A large hurricane named Georges hit Dominican Republic on September 22, 1998. It was a category 3. The one before that was hurricane David in 1979. This was a category 5. Thus, the likelihood of getting caught in a hurricane is very small. But, when a hurricane does strike there is a good chance there will be destruction. The threat of a possible approaching hurricane should always be taken seriously and all necessary precautions should be taken.

Hurricane Issac As Seen From The Malecon of Santo Domingo
The smaller Hurricane Issac as seen from the Malecon, Santo Domingo in front of the Jaragua Hotel August 2012

What To Do In Case Of a Hurricane

If you are not in a major hotel or are living on the island and there is a hurricane threat here are a few things you can do to keep yourself safe. Please be prepared in advance. There are many web sites with complete lists on how to ready in the care of a tropical storm or hurricane. This is a short list of what to do so you can be prepared.

*Know the evacuation routes or know someone that knows the routes.
*Bring in things from the outside that can blow around. Anchor objects that cannot be brought inside.
*Secure windows with shutters, boards or tape.
*Stay inside, away from windows, skylights and glass doors.
*Keep a door or window open on the opposite side of the force of the wind to avoid a build up of pressure that will suck your roof off.
*Fill up the gasoline tanks of all your vehicles.
*Fill baths and clean containers with water. Only drink water after it has been boiled for at least 5 minutes or after bleach has been added (eight drops/gallon) or use a water purifier.
*Make sure your propane gas tank supply is shut off at the time of the storm.
*Turn off electricity mains.
*Do not light candles or lighters until you are sure there is no escaped gas fumes close by.
*Make sure to have money because banks and ATMs may be temporarily shut down.
*Stay in a room without windows (bathroom, closet) if you are staying in your home.
*Do not use the telephone except for emergencies.
*If the eye of the storm happens to pass over your area, make sure not to venture outside, as the ferocious back end of the hurricane is still to follow. You should also be very careful what you do after a hurricane has passed. People are frequently killed after a hurricane passes due to electric shocks from fallen wires or lacerations.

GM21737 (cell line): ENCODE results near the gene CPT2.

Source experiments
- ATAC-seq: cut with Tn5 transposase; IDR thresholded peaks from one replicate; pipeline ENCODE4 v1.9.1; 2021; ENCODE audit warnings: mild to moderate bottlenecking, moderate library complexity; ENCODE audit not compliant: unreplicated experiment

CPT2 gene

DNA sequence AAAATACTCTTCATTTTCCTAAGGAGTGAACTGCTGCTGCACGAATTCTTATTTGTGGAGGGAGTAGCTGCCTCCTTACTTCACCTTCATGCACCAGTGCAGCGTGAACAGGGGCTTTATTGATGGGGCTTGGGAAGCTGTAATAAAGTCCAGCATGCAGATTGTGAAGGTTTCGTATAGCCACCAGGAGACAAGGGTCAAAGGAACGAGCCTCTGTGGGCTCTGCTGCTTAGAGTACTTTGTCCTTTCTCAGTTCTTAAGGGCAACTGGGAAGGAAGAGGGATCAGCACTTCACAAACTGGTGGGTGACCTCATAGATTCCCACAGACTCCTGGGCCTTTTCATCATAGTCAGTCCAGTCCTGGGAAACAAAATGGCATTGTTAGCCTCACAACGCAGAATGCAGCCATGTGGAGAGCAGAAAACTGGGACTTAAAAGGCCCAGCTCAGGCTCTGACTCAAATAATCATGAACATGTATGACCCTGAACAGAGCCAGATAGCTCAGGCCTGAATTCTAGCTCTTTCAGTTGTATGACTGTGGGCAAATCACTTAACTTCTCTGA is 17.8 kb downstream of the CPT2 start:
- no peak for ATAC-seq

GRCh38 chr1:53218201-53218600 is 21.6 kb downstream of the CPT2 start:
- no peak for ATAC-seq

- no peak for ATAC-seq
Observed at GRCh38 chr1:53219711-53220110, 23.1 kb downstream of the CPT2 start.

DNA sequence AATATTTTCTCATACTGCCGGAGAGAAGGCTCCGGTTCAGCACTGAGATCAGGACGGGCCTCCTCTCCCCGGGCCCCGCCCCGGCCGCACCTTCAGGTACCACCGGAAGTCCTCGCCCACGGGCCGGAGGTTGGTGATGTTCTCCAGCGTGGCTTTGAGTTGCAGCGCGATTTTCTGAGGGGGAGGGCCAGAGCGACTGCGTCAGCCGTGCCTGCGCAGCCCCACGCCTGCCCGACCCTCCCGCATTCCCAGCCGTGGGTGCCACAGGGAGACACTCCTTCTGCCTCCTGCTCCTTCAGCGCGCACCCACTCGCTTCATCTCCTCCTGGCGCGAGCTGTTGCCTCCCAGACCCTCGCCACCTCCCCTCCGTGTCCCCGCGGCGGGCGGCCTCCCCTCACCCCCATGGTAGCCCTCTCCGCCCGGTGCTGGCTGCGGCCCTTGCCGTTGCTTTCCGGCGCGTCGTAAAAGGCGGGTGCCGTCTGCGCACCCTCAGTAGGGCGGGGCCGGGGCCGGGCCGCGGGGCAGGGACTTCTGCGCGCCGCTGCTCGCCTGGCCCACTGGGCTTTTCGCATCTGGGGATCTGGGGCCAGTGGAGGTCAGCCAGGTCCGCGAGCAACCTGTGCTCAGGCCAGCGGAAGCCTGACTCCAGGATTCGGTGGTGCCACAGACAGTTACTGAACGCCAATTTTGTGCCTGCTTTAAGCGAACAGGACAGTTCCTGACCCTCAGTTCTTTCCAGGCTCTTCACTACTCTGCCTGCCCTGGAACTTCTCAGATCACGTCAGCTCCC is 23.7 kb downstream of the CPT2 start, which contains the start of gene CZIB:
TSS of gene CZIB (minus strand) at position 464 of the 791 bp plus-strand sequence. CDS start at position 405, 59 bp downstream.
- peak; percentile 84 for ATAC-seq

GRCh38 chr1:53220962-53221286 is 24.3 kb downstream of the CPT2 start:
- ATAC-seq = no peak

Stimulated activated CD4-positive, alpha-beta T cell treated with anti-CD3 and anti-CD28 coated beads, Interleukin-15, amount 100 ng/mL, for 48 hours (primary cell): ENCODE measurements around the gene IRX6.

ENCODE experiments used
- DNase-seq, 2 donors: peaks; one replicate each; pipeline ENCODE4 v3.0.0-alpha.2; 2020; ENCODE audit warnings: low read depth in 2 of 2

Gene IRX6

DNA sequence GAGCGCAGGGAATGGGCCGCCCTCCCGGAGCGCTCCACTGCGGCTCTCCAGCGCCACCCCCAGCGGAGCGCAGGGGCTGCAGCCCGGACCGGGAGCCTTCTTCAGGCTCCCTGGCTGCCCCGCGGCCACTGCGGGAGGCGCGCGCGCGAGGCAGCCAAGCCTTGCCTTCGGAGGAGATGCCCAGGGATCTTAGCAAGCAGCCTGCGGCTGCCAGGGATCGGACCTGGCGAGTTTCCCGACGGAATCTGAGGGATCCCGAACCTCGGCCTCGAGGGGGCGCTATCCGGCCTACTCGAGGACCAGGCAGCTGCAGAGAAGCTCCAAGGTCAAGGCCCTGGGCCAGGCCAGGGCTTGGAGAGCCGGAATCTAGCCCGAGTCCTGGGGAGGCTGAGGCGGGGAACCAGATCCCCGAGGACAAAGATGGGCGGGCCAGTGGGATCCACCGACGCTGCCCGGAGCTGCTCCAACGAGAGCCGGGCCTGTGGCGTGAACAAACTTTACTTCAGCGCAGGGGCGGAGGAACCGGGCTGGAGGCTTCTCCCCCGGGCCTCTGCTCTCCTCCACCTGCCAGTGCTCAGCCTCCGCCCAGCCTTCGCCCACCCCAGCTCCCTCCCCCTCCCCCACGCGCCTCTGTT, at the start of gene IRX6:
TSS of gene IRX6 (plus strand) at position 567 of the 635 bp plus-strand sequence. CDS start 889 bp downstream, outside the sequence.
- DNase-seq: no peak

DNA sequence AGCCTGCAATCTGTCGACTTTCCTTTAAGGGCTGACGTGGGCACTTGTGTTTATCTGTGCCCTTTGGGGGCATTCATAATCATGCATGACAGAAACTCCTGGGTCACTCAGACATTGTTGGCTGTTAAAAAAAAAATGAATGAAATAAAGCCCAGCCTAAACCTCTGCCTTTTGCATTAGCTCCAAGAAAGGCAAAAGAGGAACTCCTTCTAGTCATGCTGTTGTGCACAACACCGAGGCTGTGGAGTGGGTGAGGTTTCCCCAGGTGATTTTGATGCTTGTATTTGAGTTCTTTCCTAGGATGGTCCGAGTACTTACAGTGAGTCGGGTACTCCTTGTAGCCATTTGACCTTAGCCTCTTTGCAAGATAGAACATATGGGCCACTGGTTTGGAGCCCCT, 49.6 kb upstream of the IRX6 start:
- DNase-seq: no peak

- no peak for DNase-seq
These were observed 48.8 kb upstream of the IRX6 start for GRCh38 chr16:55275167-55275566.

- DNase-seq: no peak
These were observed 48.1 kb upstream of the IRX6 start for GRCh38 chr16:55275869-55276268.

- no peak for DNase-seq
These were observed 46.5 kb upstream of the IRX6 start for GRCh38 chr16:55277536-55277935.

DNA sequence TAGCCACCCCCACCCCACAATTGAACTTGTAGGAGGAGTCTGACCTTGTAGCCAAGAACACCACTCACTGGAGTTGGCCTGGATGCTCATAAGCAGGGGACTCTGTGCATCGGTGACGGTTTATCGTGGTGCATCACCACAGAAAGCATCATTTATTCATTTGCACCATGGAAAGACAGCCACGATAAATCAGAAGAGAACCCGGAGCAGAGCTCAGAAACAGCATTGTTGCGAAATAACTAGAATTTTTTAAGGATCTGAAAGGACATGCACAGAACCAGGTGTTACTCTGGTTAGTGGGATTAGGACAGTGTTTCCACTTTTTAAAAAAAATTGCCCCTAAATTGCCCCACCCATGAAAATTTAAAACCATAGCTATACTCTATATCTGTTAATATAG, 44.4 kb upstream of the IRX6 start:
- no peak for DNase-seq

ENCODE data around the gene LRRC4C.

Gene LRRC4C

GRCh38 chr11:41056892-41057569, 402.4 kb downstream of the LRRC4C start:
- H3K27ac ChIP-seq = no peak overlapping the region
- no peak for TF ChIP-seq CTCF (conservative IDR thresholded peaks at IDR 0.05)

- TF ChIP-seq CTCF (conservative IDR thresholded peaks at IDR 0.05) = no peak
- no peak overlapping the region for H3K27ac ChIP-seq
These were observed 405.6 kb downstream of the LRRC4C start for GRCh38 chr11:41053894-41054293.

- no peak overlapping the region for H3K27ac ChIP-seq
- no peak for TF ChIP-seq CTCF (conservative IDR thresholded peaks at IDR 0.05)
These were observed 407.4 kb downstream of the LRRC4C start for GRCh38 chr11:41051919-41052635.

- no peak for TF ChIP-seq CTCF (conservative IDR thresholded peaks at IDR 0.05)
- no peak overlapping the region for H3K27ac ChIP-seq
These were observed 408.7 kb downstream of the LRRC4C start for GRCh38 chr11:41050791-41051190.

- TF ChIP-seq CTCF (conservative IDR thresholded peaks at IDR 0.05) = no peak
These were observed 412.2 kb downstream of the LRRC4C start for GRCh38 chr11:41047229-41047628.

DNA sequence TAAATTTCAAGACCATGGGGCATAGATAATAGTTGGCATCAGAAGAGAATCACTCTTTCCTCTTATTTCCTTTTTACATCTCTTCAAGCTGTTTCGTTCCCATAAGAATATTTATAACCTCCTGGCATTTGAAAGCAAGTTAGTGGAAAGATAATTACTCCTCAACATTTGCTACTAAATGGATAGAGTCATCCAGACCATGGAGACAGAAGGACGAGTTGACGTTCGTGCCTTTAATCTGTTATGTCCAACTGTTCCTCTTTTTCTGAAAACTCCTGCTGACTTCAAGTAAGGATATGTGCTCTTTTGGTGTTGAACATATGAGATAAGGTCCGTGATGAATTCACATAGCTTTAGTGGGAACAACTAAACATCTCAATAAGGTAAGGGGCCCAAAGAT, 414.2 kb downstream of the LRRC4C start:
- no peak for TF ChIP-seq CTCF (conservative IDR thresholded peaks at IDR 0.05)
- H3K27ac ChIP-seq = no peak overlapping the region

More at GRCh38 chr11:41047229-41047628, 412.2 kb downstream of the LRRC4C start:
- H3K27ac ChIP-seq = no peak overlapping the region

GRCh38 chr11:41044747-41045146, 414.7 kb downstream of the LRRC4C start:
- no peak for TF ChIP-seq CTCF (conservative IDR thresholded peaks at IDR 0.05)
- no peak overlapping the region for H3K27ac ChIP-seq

Emergency Information Pamphlet

Pamphlet put out by the Emergency Center in DR.
Pamphlet put out by the Emergency Center in DR. It is a large file. Please click to open and read (in Spanish). Feel free to save it for reference.

The National Weather Service, National Oceanic and Atmospheric Administration (NOAA) published a Hurricane Safety Guide to help all be prepared in case of a Tropical Storm. It is a very complete and informative.

If you live on the island try and have a good plastic tote box filled with necessities just in case the worse happens.
*Food that doesn’t need to be cooked.
*Medicines.
*Basic utensils and can opener.
*Soaps and bathroom supplies.
*First aid supplies.
*Personal information.
*Flashlights, matches, candles and batteries.
*Sleeping gear.
*Camping stove and fuel.
*Clothing and rain gear.
*Some basic tools.
*Water.
*Whatever else you may need to live for a time to make it a bit more comfortable like a book or magazine.

Make sure, if you do decide to leave your home, that you give yourself plenty of time. Do so by heading inland until the storm has passed. If The Dominican Republic Emergency Operations Center / Centro de Operaciones de Emergencias (COE) (checking their web site click on ALERTAS) announces that your area is an evacuation area, it will tell you where the shelters are located and you should go immediately.

Dogs Enjoying A Rainbow After The Storm
Dominican Dog Blog Dogs, Buenagente and Inteliperra, enjoying the rainbow after the storm.

Careing For Pets

Remember you cannot take animals, alcohol, or firearms into a shelter. More information about securing your pet in case of a hurricane on the Dominican Dog Blog “Dog Care For Hurricane Season” (written in English and Spanish).

Live Weather Blog

from Weather Underground.

Dr. Jeff Masters live blog with very informative reports of active storms and weather. Jeff co-founded the Weather Underground in 1995 while working on his Ph.D. He flew with the NOAA Hurricane Hunters from 1986-1990.

Vapor Maps

Hurricane water vapor and tracking map of the Caribbean area and The Dominican Republic – Hispaniola. You can watch the skies and see the clouds and many times the eye of the storm in real time.

An amazing view from NOAA Star GOES-East Image Viewer Full Disk View – GeoColor. Here you can zoom into an area nd see some spectacular images of the earth.

The Malecon during hurricane Sandy
A ship at sea as seen from the Malecon, Santo Domingo, during Hurricane Sandy October 26, 2012.

Civil Defence of Dominican Republic / Defensa Civil de República Dominicana

NOAA National Weather Service – National Hurricane Center – Tropical Prediction Center.

Hurricane Watch.org for up to the minute hurricane information

Tropical Hurricane Page and their complete weather page Wunderground.

Acqweather, complete information on the weather in Dominican Republic.SPANISH

Caribbean Hurricane Network up to date information on Caribbean weather.

Link for information on Hurricane David at Hurricane City (born August 31-died September 4, 1974) hit Dominican Republic September 1, 1979. The storms highest wind speed was 174 MPH and was the strongest storm to hit Dominican Republic since 1930.